Thank You for Being Great at What You Do
Some folks, consider their job to be just a job. They muddle through every day and go back home to their life and dream of another one.
Our economic system does not always afford everyone the ability to do what they dream of doing. The consequence of that is people accepting survival jobs at barely survivable wages, spending the majority of every week of their lives resenting the thievery of their precious time in exchange for rent money and a six pack of beer.
There are folks who refuse to muddle through a mundane job no matter what it costs them. They will sacrifice the six pack of beer or even the rent money to focus on their dreams or spend their time doing what they love. That time is probably short lived since they must live in a car, a subway station, or on the couches of their friends for a finite period.
Fortunately some of them turn what they love into financial stability but others just get kicked off their friends’ couches and reenforce the fears of those who choose to muddle through.
I have had many jobs on my way to becoming an artist and doing what I love. I have worked in factories, cleaned other people’s houses, delivered mail, poured cocktails, served seafood (which I am allergic to), taught art to emotionally disturbed children, worked in Social Services, cleaned parts at a junk yard, worked the graveyard shift, swing shifts, and generally shifted my life around to accommodate survival.
Sometimes that survival was slim. But most often I tried to be as good as I could at what ever I was doing. Maybe I knew these were temporary jobs and that made it easier for me to do my best, knowing I had a bigger plan—to eventually make a living as an artist.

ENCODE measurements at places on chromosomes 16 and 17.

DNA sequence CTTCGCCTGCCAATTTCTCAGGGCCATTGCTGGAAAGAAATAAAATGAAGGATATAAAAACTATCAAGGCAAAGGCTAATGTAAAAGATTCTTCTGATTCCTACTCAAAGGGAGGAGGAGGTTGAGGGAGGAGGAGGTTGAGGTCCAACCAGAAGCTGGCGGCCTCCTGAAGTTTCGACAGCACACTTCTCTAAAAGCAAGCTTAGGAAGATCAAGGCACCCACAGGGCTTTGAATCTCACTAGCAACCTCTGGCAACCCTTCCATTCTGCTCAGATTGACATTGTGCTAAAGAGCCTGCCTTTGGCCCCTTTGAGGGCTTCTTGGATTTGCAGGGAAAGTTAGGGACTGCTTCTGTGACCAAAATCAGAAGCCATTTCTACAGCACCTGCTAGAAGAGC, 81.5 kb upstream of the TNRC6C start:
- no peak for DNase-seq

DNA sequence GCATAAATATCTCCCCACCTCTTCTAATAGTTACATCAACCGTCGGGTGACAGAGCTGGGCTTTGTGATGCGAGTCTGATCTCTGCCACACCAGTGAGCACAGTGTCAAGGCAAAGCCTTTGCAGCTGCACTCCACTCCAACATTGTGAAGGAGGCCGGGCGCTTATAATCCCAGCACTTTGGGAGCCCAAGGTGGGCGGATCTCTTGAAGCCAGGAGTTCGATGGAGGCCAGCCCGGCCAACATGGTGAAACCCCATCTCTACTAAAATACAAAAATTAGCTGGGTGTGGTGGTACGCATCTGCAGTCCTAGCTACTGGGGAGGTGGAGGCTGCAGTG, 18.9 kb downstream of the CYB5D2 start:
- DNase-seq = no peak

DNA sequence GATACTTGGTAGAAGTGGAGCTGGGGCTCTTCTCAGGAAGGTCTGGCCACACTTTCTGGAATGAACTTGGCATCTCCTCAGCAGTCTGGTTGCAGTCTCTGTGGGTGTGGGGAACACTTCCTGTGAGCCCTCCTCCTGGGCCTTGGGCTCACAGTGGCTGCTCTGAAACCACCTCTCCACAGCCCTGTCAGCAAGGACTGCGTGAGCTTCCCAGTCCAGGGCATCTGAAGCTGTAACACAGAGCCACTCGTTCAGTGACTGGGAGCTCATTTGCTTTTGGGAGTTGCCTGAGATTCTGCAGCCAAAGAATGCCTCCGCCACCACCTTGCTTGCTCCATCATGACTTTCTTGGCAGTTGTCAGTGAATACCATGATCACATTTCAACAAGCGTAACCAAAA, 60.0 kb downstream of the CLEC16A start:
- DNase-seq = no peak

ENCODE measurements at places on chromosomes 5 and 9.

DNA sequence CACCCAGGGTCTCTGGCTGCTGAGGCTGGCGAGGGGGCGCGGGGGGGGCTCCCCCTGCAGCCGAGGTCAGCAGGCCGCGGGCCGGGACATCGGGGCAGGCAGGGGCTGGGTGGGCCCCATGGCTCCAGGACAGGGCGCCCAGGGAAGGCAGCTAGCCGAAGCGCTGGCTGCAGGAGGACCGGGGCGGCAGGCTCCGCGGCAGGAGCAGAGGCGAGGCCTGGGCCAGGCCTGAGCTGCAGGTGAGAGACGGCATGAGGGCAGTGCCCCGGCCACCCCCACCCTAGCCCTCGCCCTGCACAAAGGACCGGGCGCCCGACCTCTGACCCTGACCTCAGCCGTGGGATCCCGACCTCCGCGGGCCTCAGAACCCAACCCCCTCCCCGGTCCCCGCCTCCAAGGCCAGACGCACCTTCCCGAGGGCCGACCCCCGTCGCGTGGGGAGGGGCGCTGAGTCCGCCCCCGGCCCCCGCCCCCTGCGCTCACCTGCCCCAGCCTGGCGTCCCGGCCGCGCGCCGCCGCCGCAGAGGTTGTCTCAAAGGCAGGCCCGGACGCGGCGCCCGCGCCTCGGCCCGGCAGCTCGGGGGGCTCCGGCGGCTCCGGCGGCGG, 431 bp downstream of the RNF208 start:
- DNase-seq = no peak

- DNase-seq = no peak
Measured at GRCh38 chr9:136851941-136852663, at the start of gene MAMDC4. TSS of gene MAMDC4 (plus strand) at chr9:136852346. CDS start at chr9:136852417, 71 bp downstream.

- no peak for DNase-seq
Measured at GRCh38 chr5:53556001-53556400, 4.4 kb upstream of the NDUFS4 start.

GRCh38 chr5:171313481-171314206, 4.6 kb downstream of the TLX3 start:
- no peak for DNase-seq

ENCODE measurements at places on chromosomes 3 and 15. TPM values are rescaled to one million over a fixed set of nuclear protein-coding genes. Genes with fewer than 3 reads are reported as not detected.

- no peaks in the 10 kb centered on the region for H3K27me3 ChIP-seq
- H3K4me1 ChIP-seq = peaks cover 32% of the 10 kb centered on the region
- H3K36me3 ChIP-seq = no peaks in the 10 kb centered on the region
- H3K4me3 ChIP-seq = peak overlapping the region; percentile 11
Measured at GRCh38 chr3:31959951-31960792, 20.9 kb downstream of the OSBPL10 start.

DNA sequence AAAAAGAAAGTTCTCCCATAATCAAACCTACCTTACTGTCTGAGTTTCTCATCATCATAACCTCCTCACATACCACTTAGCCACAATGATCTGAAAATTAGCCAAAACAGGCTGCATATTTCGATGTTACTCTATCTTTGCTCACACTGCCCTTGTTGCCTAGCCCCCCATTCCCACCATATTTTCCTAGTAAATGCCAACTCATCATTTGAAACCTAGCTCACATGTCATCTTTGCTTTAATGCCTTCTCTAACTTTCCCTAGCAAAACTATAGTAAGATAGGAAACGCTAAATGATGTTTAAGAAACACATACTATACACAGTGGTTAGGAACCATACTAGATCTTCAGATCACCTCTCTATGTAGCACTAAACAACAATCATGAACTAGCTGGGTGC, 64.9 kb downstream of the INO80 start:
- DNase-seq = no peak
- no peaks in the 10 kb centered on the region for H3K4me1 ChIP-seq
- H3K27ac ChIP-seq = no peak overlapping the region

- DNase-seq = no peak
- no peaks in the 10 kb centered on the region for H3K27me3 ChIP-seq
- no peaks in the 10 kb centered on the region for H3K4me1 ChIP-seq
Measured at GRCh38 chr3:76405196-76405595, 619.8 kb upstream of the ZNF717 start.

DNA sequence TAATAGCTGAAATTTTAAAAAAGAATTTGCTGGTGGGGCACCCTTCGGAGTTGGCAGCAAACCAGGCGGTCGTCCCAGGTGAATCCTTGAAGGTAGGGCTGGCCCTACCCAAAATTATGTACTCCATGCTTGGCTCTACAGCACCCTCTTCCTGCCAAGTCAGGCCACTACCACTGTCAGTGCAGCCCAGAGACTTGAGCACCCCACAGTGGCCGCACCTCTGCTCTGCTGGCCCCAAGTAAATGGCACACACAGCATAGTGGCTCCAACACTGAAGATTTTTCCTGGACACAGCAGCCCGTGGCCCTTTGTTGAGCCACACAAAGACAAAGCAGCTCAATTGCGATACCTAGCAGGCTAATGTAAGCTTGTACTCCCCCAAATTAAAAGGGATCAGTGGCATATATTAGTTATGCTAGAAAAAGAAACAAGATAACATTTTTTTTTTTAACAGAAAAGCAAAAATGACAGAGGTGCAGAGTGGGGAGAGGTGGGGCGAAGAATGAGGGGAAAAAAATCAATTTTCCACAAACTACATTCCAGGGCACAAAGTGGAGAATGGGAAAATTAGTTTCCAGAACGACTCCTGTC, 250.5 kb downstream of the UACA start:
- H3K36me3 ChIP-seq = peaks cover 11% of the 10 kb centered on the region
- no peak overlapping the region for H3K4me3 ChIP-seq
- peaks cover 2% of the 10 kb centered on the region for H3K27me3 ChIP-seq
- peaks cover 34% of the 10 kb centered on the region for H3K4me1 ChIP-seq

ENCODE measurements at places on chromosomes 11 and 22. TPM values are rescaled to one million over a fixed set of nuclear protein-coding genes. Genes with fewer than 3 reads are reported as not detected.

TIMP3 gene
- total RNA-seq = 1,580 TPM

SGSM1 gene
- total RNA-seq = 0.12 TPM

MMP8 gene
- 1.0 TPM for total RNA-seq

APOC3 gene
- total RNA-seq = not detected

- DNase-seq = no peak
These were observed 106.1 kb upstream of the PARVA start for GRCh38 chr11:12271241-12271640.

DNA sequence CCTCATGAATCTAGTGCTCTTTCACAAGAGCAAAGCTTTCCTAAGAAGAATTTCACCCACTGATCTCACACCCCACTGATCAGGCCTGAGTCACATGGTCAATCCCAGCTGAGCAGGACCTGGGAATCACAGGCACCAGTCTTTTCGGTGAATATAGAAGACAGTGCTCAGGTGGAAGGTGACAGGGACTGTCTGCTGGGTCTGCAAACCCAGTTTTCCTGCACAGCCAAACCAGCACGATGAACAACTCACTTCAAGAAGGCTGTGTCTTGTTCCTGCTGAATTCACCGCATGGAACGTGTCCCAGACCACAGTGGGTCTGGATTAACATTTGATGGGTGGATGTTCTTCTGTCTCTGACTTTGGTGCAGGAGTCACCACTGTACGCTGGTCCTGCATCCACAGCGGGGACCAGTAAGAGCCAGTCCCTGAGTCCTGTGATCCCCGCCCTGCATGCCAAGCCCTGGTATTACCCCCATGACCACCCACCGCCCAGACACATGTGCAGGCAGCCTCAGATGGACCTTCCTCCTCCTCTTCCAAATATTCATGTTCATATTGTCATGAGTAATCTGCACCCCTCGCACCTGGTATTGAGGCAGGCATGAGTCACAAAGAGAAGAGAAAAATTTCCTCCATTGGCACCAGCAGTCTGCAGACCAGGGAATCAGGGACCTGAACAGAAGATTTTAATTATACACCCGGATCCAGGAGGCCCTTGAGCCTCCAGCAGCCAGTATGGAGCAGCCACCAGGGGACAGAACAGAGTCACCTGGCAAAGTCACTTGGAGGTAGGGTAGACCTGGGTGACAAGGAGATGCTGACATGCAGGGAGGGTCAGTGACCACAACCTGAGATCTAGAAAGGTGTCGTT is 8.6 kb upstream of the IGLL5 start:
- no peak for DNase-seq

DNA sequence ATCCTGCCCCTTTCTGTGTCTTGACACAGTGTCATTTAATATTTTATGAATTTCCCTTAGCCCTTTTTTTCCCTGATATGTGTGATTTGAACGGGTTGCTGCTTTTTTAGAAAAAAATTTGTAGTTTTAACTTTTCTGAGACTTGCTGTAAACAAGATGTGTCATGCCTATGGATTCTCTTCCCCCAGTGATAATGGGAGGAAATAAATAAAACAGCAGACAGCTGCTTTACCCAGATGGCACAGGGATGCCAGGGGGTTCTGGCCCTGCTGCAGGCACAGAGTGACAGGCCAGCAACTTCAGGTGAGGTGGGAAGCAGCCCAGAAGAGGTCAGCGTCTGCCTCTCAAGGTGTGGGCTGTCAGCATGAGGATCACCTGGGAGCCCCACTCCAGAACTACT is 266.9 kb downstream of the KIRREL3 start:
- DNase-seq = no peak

Some folks don’t need a bigger plan.
They are those folks who have a magical ability to transform even the most mundane job into their dream job. They become great at it and somehow they transcend the limits of the economic system and ride their mundane job into a great life.
I think the magic of that transcendence is in the perception of self and one’s place in society.
If we honored every job equally, understood that each person was essential to the smooth flow of our own lives, and gave as much respect to a grocery clerk as we give to a professional football player, we might all be able to transcend the mundane and watch as millions became great at what they do.
Let’s start treating our plumber like he was a talk show host.
Let’s ask our secretary if she can do lunch and make the reservation our self.
Let’s ask for the autograph of the guy at the hardware store or the waitress at the diner.
Let’s get our picture taken with our child’s teacher.
Let’s tip a CEO a buck for parking our car.
Let’s go to the sweatshop that makes our tennis shoes and give them all a standing ovation.
Let’s listen to a poem written by our mail carrier.
Let’s hang a portrait of a local fireman over our fireplace.
Let’s go to an office building and leave flowers in every cubicle with a note that says:
“Thanks for being great at what you do!”
~ by leakelley on November 19, 2008.